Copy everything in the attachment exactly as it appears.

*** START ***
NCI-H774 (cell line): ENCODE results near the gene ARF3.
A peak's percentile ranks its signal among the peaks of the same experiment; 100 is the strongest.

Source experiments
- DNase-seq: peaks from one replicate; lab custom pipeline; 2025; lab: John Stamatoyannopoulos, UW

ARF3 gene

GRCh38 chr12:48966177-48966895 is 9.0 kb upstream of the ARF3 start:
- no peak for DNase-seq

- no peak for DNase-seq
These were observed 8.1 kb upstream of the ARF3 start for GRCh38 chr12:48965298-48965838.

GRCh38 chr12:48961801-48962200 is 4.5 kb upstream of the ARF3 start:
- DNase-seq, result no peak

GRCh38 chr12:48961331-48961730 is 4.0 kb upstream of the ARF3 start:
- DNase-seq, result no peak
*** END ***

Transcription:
NCI-H774 (cell line): ENCODE results near the gene ARF3.
A peak's percentile ranks its signal among the peaks of the same experiment; 100 is the strongest.

Source experiments
- DNase-seq: peaks from one replicate; lab custom pipeline; 2025; lab: John Stamatoyannopoulos, UW

ARF3 gene

GRCh38 chr12:48966177-48966895 is 9.0 kb upstream of the ARF3 start:
- no peak for DNase-seq

- no peak for DNase-seq
These were observed 8.1 kb upstream of the ARF3 start for GRCh38 chr12:48965298-48965838.

GRCh38 chr12:48961801-48962200 is 4.5 kb upstream of the ARF3 start:
- DNase-seq, result no peak

GRCh38 chr12:48961331-48961730 is 4.0 kb upstream of the ARF3 start:
- DNase-seq, result no peak